Fructose rapidly becomes fructose-1-phosphate with no limit. When an excess of glucose is consumed, the body has a natural rate limiting step that prevents excessive overloading of the metabolic system. No such system is present for fructose. The more you eat, the more you metabolize. This becomes glucose, lactate and glycogen – all concentrated in the liver. With higher levels of fructose ingestion, it becomes acetyl-CoA which is needed for fatty acid synthesis. What this means is that excess fructose becomes fat in the liver. Fatty liver. High levels of fructose will cause fatty liver.
This fatty liver is absolutely crucial in the development of insulin resistance in the liver.
Think about it this way. Insulin is normally released when we eat. It directs the glucose to be stored as energy for later use when we are not eating. In the short term, some of this is stored as glycogen. However, there is a limited amount of glycogen that we can store in the liver. The rest of the glucose needs to be stored as fat. So insulin promotes the production of fat in the liver, a process known as de novo lipogenesis (DNL). This mean, literally “making fat from new”. It is the process of turning glucose into fat. Insulin is the hormone that pushes food energy into storage.
When insulin is low, this process reverses. Glycogen is broken into glucose (glycogenolysis) and new fat is degraded for energy. If we balance feeding periods with fasting periods, then there is not net fat gained. A well designed, well run system. The blue balloon above depicts the normal situation where it is relatively easy to both put sugar into storage and take it out as well.
But what happens if the balloon is overinflated? What if the liver, which stores some fat, is crammed full of fat already? Insulin is trying to cram more fat into a liver that is already completely full of fat. Just as it is more difficult to inflate an overinflated balloon, insulin has a harder time of trying to shove food energy into the liver. It takes higher and higher levels of insulin to move the same amount of sugar into the fatty liver. Another word for this phenomenon is insulin resistance. The body is now resistant to the efforts of insulin. Normal levels of insulin will not be able to push sugar into the liver.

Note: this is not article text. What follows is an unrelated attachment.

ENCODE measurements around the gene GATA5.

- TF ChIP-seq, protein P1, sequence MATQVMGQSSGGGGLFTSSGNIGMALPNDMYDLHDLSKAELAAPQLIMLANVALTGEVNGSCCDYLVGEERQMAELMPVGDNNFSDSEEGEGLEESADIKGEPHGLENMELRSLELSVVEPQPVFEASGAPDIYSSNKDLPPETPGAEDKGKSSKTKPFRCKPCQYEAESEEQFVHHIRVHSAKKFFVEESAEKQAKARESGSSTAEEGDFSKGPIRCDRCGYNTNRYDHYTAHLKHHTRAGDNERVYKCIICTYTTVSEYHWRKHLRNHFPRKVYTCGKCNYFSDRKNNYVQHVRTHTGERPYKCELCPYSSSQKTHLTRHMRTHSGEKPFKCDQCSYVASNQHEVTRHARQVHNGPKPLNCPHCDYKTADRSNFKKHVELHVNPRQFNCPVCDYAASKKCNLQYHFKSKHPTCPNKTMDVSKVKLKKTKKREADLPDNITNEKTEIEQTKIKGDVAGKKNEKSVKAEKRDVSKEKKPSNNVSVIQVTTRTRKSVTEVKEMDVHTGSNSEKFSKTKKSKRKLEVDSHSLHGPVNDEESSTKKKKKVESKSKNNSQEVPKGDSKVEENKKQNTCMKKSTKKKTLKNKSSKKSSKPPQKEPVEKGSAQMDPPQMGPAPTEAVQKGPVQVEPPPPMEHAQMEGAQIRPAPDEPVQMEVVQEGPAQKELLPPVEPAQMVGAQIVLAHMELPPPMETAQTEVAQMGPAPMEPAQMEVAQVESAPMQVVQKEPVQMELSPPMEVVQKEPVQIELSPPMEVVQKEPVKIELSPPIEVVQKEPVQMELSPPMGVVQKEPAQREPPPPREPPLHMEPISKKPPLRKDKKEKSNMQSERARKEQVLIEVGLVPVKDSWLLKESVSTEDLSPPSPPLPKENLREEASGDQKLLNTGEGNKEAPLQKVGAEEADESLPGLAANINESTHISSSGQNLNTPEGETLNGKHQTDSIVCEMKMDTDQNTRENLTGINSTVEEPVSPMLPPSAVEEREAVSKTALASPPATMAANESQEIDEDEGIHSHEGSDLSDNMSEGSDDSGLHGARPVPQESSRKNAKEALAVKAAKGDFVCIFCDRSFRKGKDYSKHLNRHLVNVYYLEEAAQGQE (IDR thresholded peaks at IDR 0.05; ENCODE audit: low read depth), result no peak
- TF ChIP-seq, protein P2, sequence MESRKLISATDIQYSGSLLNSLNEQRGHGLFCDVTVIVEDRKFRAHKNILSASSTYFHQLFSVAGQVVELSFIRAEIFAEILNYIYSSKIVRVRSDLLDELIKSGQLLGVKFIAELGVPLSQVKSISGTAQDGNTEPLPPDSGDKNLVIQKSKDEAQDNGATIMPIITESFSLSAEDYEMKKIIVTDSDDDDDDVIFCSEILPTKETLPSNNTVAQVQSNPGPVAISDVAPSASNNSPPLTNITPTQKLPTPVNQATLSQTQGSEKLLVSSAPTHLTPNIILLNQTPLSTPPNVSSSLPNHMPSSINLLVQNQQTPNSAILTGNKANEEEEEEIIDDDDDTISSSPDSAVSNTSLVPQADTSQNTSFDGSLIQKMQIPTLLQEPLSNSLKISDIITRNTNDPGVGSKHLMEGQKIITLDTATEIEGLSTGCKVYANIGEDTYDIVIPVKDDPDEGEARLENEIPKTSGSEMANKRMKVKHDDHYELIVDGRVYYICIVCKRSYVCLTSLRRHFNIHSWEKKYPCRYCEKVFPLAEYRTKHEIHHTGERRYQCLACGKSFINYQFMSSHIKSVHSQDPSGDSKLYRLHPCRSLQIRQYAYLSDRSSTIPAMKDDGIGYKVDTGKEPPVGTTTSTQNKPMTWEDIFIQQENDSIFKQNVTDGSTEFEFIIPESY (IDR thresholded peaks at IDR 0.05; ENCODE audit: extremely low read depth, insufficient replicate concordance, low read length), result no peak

The other problem with the over crammed liver is that it takes high levels of insulin all the time to keep the sugar and fat bottled up. If insulin levels start to drop, then sugar comes whooshing out, just like the overinflated balloon. This leads to high levels of blood sugar, which the body doesn’t like and will try to oppose with higher insulin levels. In other words, insulin resistance leads to higher insulin levels. High insulin level will encourage storage of sugar and fat into the liver. This causes even more over cramming of fat in the fatty liver causing more insulin resistance. A classic vicious cycle.
This is true only at the liver. Skeletal muscle will have normal levels of insulin sensitivity as will the brain (hypothalamus). Fructose differs significantly from glucose because fructose is 100% metabolized in the liver. It is the difference between pressing down with a hammer and pressing down with a needle point. You do not need as much pressure if it is all directed onto a single point. Fructose is all directed at the liver.
Fructose causes fatty liver. Fatty liver causes insulin resistance. Why should we care? Because insulin resistance leads to higher insulin levels. Higher insulin levels drives obesity.
Continue here with Fructose causes Insulin Resistance – Hormonal Obesity XXXII
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- Aetiology of ObesityFructose causes insulin resistance – Hormonal Obesity XXXII
The metabolism of excessive amounts of fructose leads to fatty liver, wh...